I was in a 20 minute freak snow blizzard yesterday .. so believe me .. we are all having WEIRD weather !
    I just picked up more plants today and swore I wouldn't be doing this .. no room ! But some how I will manage to shoe horn them in again ?
    What beautiful crab-apples ? .. trees are so gorgeous when they put on a show like that. Spring bulbs are fading fast here too. We sort of jump into summer quickly as well .. except for that blizzard thing yesterday .. that was a shocker ! haha
    Thanks for stopping by my blog ! Emma is growing like a weed is right .. but Sophie has body weight behind her to give her a smack down when she gets too pushy ? LOL
    Joy ..
    PS .. I call my car the "plantmobile" hahaha

  7. I think the red & pink Crabs look great together. I'm with you & Beckie - I'd much rather shop for plants. They always look good on me. We did get the freeze, the forecasted one and a bonus freeze for free. Too much fun.

  8. All those photos were so beautiful. Made me want to go straight to the garden centre (it is past 11pm here now and I must go to bed soon)! That peach coloured blossom is georgious, I would love one of those!
    Thanks for such a nice post:)

  9. Indeed you did show great restrait, Rose. Isn't it fun to be a bit crazed this time of year (only gardeners know)? There's an old cliche in Michigan also that says, "If you don't like the weather, just wait a few minutes and it will change." Happy planting!

  10. Very nice pictures Rose! Your trees are beautiful.

    I love double impatiens. They're a bit pricey, but they're also very easy to propagate from cuttings. I've overwintered some and taken cuttings from them - every cutting grew. They are a bit messy, drop their blossoms a lot. But they're very floriforous, so there's always more where the fallen came from. I too love their little rose-like blossoms.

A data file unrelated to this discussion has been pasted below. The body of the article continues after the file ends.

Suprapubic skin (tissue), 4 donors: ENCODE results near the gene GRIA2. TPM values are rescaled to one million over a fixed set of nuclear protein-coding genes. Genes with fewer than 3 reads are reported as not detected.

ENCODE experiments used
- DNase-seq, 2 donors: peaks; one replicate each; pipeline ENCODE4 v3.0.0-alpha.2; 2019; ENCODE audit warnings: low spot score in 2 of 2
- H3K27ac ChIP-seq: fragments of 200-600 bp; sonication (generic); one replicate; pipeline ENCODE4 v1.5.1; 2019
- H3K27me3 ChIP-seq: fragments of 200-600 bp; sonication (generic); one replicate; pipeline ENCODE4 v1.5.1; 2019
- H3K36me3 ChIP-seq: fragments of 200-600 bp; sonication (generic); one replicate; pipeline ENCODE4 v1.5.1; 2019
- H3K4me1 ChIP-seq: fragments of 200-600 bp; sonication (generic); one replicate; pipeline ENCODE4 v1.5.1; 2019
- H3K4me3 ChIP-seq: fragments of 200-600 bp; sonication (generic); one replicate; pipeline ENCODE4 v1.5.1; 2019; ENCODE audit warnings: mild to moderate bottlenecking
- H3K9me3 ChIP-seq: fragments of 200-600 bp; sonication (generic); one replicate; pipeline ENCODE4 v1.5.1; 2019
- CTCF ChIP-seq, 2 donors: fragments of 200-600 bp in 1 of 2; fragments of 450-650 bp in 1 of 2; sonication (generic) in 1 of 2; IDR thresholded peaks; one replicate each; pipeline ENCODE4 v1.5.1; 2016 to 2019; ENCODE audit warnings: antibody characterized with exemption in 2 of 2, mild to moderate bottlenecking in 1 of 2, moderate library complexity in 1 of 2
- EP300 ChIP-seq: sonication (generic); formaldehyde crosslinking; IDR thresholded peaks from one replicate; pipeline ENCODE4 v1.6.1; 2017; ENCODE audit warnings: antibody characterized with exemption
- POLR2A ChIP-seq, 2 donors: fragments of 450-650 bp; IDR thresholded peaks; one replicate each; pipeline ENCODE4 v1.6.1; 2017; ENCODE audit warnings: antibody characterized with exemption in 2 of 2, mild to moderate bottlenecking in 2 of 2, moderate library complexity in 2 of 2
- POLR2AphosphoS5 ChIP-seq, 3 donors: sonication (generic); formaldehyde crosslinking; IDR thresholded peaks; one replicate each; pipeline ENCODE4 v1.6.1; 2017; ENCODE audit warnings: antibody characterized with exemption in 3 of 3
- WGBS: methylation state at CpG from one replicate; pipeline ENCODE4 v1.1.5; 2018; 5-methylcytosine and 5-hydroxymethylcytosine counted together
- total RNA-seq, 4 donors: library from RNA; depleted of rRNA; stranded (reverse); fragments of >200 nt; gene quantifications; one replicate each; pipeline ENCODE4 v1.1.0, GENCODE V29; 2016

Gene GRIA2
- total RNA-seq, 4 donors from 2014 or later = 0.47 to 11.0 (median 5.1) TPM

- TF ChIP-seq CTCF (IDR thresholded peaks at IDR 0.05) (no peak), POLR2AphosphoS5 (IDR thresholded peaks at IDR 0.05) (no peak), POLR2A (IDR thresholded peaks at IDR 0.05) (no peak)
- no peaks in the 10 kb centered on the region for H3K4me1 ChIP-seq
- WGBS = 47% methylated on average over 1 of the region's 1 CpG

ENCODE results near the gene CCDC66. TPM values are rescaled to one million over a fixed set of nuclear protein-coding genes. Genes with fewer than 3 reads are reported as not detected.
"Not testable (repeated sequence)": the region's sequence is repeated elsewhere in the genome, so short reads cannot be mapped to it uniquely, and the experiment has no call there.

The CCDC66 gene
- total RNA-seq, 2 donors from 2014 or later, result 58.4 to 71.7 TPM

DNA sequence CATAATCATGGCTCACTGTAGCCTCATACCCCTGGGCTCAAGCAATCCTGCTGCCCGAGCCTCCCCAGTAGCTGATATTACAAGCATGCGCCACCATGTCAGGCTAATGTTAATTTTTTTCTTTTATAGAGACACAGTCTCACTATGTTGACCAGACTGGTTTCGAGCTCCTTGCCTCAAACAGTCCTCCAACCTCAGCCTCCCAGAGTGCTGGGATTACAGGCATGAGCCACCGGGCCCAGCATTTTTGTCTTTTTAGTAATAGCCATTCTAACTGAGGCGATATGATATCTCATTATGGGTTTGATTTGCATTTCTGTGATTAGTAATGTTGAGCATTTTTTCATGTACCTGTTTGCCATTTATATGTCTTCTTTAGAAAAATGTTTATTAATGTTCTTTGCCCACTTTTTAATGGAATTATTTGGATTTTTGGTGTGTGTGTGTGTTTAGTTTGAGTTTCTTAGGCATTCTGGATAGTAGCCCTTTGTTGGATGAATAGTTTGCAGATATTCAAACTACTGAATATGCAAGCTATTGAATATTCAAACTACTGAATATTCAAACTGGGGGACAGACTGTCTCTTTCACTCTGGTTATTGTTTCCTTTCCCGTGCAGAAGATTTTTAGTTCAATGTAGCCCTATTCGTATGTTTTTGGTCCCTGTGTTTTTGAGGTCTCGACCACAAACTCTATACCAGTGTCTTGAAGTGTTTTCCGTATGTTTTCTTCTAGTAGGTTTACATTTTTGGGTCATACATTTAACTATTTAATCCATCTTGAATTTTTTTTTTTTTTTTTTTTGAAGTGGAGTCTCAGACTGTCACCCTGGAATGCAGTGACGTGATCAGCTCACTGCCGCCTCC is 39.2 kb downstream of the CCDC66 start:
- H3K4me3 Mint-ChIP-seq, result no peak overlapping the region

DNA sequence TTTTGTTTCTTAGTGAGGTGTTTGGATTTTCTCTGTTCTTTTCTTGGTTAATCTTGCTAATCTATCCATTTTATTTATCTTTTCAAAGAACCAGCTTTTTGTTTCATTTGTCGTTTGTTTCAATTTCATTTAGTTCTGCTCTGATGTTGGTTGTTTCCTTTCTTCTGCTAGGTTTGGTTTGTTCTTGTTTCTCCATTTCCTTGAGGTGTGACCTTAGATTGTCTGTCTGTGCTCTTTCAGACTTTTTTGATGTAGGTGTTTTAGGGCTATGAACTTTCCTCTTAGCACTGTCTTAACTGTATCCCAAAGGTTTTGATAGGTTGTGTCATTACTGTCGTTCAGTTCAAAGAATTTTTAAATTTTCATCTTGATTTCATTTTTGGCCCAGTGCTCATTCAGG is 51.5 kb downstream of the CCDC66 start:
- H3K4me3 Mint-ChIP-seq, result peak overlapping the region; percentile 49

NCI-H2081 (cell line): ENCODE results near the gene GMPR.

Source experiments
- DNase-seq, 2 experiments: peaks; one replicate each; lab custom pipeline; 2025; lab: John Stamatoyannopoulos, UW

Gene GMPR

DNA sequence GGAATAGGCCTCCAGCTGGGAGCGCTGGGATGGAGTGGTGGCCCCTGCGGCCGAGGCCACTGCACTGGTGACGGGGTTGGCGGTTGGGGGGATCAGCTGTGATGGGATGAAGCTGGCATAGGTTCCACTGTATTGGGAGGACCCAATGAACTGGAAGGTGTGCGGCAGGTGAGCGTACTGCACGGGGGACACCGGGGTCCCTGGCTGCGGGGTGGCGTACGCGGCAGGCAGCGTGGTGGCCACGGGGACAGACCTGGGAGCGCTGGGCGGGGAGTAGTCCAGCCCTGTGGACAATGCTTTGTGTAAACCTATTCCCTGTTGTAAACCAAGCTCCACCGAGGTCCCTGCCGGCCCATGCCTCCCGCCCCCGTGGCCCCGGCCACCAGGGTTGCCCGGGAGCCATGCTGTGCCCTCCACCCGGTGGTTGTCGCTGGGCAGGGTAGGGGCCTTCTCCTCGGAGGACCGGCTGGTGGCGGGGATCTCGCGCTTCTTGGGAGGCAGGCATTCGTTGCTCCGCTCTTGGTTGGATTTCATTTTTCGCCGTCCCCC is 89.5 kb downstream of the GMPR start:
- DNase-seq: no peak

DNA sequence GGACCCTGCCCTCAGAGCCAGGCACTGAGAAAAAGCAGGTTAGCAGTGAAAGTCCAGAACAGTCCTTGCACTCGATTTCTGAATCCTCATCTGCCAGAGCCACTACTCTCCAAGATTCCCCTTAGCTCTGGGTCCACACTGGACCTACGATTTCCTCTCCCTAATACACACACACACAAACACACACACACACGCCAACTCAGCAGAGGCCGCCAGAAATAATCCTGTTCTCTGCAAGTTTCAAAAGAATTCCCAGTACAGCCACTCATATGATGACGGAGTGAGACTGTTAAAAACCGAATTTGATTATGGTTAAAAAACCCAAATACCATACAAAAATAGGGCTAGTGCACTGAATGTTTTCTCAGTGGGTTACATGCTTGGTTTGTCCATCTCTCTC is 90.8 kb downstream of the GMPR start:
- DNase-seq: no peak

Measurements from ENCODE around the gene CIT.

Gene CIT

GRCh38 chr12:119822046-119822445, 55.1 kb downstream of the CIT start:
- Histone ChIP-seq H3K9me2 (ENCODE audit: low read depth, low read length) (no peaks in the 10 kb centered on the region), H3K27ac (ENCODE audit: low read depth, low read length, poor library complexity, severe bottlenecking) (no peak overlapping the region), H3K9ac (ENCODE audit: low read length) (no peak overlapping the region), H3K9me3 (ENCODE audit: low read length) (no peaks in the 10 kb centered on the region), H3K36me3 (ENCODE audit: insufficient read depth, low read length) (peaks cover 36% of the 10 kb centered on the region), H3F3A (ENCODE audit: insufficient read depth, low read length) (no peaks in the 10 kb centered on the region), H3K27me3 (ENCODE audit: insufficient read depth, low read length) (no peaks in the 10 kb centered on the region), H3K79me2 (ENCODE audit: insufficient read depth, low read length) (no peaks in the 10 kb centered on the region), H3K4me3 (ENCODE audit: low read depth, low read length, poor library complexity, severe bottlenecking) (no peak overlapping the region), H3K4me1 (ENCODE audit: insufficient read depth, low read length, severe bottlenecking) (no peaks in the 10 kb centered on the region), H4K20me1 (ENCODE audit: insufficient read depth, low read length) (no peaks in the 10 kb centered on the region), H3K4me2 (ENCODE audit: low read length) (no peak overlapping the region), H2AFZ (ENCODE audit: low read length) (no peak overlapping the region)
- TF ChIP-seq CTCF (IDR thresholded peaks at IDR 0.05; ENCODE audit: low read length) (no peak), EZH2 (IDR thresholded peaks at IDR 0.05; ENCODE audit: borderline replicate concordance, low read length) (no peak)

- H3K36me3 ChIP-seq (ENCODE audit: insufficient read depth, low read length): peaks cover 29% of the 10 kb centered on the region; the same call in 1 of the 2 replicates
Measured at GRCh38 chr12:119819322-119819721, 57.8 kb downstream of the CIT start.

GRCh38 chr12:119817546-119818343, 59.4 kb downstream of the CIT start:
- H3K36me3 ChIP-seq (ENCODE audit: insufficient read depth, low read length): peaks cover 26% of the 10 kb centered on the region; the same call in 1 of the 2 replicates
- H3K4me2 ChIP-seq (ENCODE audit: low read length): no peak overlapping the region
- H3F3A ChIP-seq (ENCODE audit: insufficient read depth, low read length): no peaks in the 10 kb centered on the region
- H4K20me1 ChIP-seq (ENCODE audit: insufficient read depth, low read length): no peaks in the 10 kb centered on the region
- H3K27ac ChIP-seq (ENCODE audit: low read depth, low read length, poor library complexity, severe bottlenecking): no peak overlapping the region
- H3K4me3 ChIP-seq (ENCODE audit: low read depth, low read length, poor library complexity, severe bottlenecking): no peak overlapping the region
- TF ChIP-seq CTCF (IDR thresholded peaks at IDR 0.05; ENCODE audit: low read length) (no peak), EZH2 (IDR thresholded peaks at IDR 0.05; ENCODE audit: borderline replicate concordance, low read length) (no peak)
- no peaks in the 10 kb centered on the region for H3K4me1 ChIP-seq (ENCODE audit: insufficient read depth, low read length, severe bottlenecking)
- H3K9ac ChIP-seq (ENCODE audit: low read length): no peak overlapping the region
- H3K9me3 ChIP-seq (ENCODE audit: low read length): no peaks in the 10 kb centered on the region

11. Hi Rose you're right it's just 10pm now. I did manage a few glasses but Husband drinks more quickly than me so the bottle is empty almost before I've begun!!

    He said she found some friends as soon as she arrived and went off happily, which is a big change from last time. It is dark now so I hope she's OK.

    Thanks so much for commenting at mine. I always enjoy hearing from you

    Suburbia :)

  12. Garden4joy, Well Beckie and I are young at heart, at least! Every year I seem to buy more plants than what I have a pot or space to put them in, so I usually have at least one "catchall" container with the leftover plants. Sometimes it actually looks pretty good!

    MMD, I hope your plants survived the freeze. I know I wasn't the only one spreading blankets out on the garden earlier this week. Thanks for stopping by.

  13. Joey, Yes, I seem to go a little crazy this time of year. But it's so worth it the rest of the summer enjoying all the color.

    Garden Girl, Thanks for the tip on propagating impatiens. I had no idea you could do that; I would love to hear more about all the plants you keep over the winter.

    Suburbia, I would like one of the peach colored trees/shrubs, too. I'll have to check it out.
    Thanks for the update on Tall Girl; glad she found some friends right away. Hopefully she'll come home telling you about all the fun she had!

  14. Hi Rose,

    Found you via Earth & Tree. You have a nice blog here. On to May!

  15. what a wonderful day out!

    I think that pink crabapple bloom is just gorgeous.. walking down the lane beneath those lovely trees at the moment must be very special :-)

    we have a lilac lilac (if you see what I mean!) and its out at the moment and the fragrance is heavenly .. but I've always hankered after a white one, so pure and fresh looking